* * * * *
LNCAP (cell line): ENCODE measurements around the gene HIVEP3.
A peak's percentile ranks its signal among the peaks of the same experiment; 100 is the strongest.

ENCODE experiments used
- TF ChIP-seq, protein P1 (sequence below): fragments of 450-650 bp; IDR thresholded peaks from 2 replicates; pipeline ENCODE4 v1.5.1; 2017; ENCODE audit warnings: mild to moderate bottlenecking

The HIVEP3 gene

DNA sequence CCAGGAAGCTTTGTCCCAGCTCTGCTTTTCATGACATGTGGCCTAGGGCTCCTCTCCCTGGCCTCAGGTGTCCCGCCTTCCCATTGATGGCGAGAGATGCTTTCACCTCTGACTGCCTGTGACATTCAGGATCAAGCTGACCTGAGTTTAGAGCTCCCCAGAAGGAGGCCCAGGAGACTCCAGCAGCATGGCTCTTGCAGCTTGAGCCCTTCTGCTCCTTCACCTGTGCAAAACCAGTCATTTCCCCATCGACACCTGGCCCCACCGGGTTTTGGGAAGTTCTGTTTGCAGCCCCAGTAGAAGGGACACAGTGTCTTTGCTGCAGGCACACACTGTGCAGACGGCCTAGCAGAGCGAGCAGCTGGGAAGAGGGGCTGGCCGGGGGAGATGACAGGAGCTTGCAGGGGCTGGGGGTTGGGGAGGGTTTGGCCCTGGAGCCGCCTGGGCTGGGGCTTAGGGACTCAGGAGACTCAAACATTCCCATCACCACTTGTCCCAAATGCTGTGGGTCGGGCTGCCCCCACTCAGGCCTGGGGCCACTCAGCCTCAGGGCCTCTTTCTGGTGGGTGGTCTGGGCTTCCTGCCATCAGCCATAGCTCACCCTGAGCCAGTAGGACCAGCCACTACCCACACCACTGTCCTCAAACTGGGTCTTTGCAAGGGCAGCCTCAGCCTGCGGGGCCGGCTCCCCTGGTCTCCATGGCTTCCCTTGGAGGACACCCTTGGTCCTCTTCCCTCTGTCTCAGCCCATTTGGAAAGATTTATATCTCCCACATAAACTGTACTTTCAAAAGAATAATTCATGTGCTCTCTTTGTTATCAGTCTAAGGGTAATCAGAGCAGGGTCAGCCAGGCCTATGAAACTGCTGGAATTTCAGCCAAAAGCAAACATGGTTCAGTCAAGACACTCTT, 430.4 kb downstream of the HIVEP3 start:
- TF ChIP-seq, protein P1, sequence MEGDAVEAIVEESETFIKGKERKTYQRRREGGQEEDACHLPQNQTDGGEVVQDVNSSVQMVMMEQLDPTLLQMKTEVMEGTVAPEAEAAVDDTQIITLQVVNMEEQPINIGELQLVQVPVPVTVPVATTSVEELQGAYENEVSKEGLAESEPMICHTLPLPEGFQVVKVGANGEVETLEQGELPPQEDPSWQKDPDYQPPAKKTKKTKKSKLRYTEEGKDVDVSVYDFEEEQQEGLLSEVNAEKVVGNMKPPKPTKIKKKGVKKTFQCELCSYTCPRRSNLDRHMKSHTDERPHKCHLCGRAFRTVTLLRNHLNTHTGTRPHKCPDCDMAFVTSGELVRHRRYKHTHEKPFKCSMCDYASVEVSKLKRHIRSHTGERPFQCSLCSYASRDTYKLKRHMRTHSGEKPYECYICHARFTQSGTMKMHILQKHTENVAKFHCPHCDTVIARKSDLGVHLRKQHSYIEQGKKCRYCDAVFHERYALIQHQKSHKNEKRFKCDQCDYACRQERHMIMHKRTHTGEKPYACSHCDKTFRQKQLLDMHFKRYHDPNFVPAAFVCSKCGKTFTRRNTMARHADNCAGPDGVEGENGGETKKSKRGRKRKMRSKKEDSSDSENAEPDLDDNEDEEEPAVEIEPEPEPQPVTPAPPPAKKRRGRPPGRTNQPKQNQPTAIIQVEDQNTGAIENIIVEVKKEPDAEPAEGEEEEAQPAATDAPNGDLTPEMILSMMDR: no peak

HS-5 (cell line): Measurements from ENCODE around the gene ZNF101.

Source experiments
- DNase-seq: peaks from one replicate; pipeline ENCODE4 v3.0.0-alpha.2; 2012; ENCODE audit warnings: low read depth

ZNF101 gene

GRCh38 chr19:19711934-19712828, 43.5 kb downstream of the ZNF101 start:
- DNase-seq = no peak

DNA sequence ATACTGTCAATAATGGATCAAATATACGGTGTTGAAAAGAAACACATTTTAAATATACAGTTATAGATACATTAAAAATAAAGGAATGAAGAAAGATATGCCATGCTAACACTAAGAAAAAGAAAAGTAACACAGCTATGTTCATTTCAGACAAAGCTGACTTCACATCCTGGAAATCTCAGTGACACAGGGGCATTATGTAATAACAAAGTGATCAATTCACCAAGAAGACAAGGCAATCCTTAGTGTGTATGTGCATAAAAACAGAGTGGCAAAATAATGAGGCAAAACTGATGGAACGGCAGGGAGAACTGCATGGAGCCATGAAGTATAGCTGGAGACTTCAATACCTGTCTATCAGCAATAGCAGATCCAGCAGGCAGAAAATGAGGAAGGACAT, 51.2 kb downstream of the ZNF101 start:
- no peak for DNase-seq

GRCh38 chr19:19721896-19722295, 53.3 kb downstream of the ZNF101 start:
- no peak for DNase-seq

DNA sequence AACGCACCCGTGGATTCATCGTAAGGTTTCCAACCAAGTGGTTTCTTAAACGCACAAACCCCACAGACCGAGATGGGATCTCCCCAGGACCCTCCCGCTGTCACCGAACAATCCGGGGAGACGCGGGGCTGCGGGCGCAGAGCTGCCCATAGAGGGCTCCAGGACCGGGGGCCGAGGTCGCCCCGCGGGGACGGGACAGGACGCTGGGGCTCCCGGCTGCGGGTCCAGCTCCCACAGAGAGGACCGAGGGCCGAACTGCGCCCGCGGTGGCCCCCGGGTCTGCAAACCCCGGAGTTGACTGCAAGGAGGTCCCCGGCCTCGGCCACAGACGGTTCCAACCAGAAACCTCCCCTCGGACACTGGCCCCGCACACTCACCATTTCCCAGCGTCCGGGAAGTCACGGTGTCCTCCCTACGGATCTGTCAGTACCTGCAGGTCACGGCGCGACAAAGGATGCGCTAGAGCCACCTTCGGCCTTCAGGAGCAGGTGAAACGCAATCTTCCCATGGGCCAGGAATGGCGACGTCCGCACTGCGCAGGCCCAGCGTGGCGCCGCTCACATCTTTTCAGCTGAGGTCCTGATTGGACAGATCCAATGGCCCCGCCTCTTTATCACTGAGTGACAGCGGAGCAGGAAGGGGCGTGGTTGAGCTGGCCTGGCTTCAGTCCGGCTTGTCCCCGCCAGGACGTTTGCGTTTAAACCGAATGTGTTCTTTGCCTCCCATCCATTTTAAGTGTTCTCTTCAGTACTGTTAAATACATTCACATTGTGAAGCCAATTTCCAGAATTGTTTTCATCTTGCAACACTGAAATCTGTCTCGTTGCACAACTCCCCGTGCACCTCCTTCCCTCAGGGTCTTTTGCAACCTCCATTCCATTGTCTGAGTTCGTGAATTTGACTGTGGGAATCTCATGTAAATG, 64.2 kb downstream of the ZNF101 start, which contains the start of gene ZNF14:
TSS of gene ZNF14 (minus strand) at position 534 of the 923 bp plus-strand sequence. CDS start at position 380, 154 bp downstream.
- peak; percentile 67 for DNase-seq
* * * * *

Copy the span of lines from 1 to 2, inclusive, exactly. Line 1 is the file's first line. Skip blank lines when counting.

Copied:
LNCAP (cell line): ENCODE measurements around the gene HIVEP3.
A peak's percentile ranks its signal among the peaks of the same experiment; 100 is the strongest.